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The Complete Vocabulary Builder Workbook



How to pronounce magniloquent (audio)

Dictionary definition of magniloquent

Using grandiose or pompous language, often to impress or intimidate.
"The school principal used magniloquent language to keep the children engaged."

Detailed meaning of magniloquent

The word comes from the Latin words "magnus" which means "great" and "loqui" which means "to speak."

A magniloquent person is someone who speaks or writes in a grandiose or high-flown style, using ornate or elaborate language, often to impress or intimidate. They tend to use grand or elevated language, and may avoid using simple or straightforward language. They may also use a lot of big words or complex sentence structures to make themselves sound more intelligent or impressive.

Being magniloquent can be seen as a negative trait, as it can be perceived as a lack of simplicity or humility, and a tendency to use grandiose or pompous language to impress or intimidate others. It can also be viewed as a sign of poor communication skills, as the person is not able to express themselves in a more straightforward or clear way. However, in some cases, it can be seen as a positive trait, as it can be a sign of good communication skills, and the ability to convey information effectively, and make speeches or presentations in an elegant and eloquent way.

Example sentences containing magniloquent

1. Her magniloquent speech earned a mix of awe and amusement from the crowd.
2. John's magniloquent words often overshadowed the message he tried to convey.
3. She is known for her magniloquent style; grand, yet often insincere.
4. He had a magniloquent way of speaking that fascinated his audience.
5. In the debate, her magniloquent delivery was both compelling and intense.
6. His magniloquent tone, while grand, often felt over the top and forced.

History and etymology of magniloquent

The adjective 'magniloquent' has its etymological origins in Latin. It is formed from two Latin words: 'magnus,' meaning 'great' or 'grand,' and 'loqui,' meaning 'to speak.' When combined, 'magniloquent' literally means 'speaking grandly' or 'in a grand manner.' It describes the use of grandiose or pompous language, often with the intention of impressing or intimidating others. Those who employ magniloquent speech often do so to elevate their own importance or to create an aura of grandeur around their words. 'Magniloquent' conveys a sense of verbosity and self-importance in language, where words are used extravagantly and with grand gestures. Thus, the etymology of 'magniloquent' underscores its historical connection to speaking in a grand and ostentatious manner, emphasizing its role in conveying an air of grandiosity and impressiveness, as conveyed by its linguistic heritage.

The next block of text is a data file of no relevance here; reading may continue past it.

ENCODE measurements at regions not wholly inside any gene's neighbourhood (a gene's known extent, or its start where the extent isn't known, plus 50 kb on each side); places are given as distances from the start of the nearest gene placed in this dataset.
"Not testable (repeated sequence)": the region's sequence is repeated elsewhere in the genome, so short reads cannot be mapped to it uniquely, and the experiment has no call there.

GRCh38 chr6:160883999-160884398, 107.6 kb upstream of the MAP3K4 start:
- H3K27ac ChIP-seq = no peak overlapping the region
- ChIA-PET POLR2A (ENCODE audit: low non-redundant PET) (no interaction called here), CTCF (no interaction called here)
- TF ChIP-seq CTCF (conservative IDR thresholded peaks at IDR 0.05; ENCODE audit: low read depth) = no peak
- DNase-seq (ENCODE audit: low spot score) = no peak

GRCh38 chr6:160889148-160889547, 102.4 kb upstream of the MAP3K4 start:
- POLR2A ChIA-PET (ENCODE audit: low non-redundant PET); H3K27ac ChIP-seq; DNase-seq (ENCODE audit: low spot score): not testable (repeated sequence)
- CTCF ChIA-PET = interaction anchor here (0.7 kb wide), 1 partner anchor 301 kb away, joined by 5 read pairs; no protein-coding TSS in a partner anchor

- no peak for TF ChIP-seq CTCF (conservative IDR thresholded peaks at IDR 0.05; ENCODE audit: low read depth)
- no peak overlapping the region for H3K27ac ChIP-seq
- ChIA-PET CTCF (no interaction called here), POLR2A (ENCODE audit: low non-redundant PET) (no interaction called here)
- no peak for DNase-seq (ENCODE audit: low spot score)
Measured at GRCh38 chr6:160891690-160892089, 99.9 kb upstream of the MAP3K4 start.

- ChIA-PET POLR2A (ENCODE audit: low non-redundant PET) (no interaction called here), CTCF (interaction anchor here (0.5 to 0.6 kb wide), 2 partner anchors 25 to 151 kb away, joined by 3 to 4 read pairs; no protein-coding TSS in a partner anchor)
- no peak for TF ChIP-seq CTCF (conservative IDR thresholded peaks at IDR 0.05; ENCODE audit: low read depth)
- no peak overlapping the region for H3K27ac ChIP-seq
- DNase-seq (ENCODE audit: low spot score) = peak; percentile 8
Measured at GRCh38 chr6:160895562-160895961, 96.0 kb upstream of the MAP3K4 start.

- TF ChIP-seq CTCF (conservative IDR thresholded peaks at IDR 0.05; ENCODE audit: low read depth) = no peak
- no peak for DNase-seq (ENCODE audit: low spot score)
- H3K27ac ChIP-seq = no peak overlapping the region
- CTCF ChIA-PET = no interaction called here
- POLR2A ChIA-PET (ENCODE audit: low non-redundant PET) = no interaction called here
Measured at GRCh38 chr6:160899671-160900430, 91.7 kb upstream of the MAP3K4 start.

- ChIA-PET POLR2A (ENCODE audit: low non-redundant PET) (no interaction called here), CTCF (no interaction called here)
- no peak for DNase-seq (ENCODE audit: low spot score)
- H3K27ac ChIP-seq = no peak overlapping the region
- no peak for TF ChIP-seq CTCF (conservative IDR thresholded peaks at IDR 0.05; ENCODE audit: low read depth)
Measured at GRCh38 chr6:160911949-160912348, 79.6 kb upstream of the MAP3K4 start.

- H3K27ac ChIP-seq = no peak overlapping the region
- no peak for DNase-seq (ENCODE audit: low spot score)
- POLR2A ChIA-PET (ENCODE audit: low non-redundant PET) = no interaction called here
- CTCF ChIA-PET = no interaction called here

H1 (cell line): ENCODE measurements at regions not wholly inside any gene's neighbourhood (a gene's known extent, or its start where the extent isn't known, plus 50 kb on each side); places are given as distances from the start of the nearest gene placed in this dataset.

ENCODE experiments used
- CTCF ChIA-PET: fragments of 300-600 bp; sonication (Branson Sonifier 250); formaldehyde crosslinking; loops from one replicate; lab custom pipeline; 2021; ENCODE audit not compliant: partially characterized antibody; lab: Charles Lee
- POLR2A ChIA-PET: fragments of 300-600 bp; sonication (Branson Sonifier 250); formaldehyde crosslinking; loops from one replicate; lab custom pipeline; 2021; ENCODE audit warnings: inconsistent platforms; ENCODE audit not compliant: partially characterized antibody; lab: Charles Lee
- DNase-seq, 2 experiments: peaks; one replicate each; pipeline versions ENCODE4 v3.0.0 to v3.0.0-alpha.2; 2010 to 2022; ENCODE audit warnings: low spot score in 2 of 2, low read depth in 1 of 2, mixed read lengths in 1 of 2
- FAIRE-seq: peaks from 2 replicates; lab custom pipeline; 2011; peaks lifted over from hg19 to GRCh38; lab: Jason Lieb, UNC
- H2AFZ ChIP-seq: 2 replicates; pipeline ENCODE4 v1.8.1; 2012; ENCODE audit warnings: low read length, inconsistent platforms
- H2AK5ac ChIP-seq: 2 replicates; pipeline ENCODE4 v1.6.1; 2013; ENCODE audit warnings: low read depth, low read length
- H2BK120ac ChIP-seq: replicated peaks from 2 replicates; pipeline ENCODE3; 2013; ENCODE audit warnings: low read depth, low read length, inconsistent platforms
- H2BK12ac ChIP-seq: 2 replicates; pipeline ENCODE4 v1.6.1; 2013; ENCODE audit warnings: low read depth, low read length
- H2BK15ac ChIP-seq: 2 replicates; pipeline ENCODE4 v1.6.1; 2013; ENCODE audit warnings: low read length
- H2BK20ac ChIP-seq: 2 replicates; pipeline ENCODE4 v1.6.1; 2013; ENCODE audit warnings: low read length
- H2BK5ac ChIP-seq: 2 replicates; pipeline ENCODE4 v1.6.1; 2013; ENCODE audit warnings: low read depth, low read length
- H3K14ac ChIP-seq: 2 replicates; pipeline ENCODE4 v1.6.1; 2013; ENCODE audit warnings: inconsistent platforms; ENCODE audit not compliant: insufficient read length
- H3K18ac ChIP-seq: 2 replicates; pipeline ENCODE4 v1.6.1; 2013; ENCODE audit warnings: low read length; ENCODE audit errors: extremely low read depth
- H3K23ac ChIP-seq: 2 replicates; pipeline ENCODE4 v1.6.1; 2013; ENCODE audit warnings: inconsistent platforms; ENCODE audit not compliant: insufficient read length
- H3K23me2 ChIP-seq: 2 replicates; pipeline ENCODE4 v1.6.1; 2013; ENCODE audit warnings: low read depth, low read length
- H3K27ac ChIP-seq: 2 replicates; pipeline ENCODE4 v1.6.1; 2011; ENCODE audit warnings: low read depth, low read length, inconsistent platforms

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Further usage examples of magniloquent

1. Mark’s magniloquent flair made simple stories sound like epic tales.
2. Every word was chosen for its magniloquent quality, aiming to impress.
3. With magniloquent skill, Jane spun tales that enthralled everyone.
4. The magniloquent orator captivated us, yet left us pondering the depth.
5. In her magniloquent manner, Lisa described the sunset like a poet.
6. His magniloquent dialogue in the play was mesmerizing yet overwhelming.
7. The professor's magniloquent lectures are both adored and critiqued.
8. The magniloquent speech, though grand, lacked genuine emotion and touch.
9. Anna’s magniloquent prose in her novel was noted but not always liked.
10. Magniloquent expressions often mask the speaker’s insecurities.
11. In politics, magniloquent rhetoric is both a tool and a weapon.
12. A magniloquent presentation can be engaging yet may lack substance.
13. The actor's magniloquent delivery made the character unforgettable.
14. Her magniloquent words painted a world more fantasy than reality.
15. Critics say his magniloquent style lacks the simplicity of true elegance.
16. Magniloquent speeches often aim to disguise a lack of concrete ideas.
17. A magniloquent voice boomed, delivering messages meant to awe.
18. His magniloquent speeches were renowned, echoing with grandeur.
19. The magniloquent sermon echoed with divine resonance yet human artifice.
20. His essays, though magniloquent, lacked depth and clarity.
21. Magniloquent verbiage can be a cloak for the emptiness within.
22. She had a magniloquent way that made the mundane seem magical.
23. The magniloquent leader, though popular, was questioned for depth.
24. The book, while magniloquent, is criticized for its lack of grounding.



grandiloquent, unpretentious, simple, plain


Abundance and Excess, Interaction and Articulation, Exaggeration and Grandiosity

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